SHANGHAI -- A new smartphone developed jointly by China’s police ministry and Internet giant Alibaba will allow officers to play games and shop online, as well as deploy a safe mode designed to combat data theft and foreign spying, according to Chinese media reports.
The handset has been developed over the last 18 months by the Number One Research Institute of China’s Ministry of Public Security and technicians from Hangzhou-based Alibaba, the world’s largest e-commerce provider, Chinese news website Pengpai reported.
Pengpai quoted a researcher at the institute, Lu Yu, as telling the ministry’s magazine, People’s Public Security, that the phone is being manufactured in conjunction with "top domestic mobile producers." Its ‘PMOS’ operating system is based on the YunOS operating system, previously developed by Alibaba, with added security features, he explained.
Lu said the new device would remove risks to information security caused by officers using their phones for both personal and work use. He said China had previously not had a secure phone suitable for police work, although ordinary smartphones could not satisfy the special needs of police staff, whose “work and life were closely intertwined," and who often needed to deal with “sudden incidents” out of office hours.
The phone features two “completely separate” modes, Pengpai reported. Its “personal mode” will allow officers to make calls, play games and make online purchases, using “varied and lively” software approved by the authorities. But it also has a “secure mode," which features user recognition technology, and encryption of calls and data. Lu said this technology would block malware and viruses, and prevent professional information from being revealed -- something he described as an "urgent priority."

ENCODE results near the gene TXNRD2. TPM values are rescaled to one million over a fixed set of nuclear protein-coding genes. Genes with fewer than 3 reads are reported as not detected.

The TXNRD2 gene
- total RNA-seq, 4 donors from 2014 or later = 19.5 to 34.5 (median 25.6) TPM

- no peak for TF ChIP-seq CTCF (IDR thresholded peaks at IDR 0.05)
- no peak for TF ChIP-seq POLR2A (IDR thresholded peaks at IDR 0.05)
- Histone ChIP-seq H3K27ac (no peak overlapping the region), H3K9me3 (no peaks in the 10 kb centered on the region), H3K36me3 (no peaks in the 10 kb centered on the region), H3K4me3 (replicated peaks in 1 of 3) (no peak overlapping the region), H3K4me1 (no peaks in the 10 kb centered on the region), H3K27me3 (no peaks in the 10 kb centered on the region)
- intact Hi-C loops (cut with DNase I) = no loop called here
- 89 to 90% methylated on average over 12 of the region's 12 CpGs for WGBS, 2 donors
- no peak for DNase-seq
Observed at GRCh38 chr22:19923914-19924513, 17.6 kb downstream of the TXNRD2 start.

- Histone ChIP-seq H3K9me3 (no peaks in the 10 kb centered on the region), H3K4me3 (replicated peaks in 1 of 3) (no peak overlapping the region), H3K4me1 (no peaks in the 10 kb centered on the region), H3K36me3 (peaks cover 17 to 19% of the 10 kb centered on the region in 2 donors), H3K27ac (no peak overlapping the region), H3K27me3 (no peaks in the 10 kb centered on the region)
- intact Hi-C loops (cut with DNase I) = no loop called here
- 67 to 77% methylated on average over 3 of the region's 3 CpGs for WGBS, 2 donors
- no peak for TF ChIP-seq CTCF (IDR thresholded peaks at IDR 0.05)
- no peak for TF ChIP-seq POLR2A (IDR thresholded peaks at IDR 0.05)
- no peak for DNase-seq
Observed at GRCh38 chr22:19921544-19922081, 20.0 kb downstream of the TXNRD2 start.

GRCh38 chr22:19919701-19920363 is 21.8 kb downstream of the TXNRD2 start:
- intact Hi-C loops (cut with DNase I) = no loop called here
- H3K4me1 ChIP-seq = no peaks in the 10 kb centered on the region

Mobile users faced threats both from commercial companies trying to mine their information, Lu added, and from what he described as “more serious politically motivated security threats from abroad." He noted that, “as Edward Snowden revealed… the US government bugs calls and mines data from targeted users.” Lu emphasized that every aspect of the new phone was based on Chinese technology, and said this would “effectively avoid the problems of foreign operating systems, such as backdoors or leaks.”
The Chinese government has become increasingly concerned about foreign espionage in recent months, and has urged citizens to be vigilant on several occasions. It has also denied that its proposed new anti-terrorism law would grant Chinese authorities access to information stored by all network operators (including foreign companies) working in China.
For Alibaba, the deal comes as it seeks to promote its YunOS operating system in China. The company, which is cash rich from its New York IPO last autumn, recently spent $590 million on acquiring a stake in Chinese smartphone maker Meizu. Its handsets will be offered to users by state-run provider China Telecom -- and the brand is also targeting rural customers with cheap “Taobao shopping” handsets priced at around between $50 to $100.
It has also been reported that Alibaba has been keen to get access to China’s police database, in order to link photographic identity data to users' accounts on its online payment system Alipay.
However, some online commenters raised questions about the design of the new smartphone, and the cost of developing it; one asked why police staff needed to do their shopping on their work phones. Another user, however, said that police were just like other people, and needed to find ways to combat boredom -- while others backed the police's view that in the modern world, information security was vital.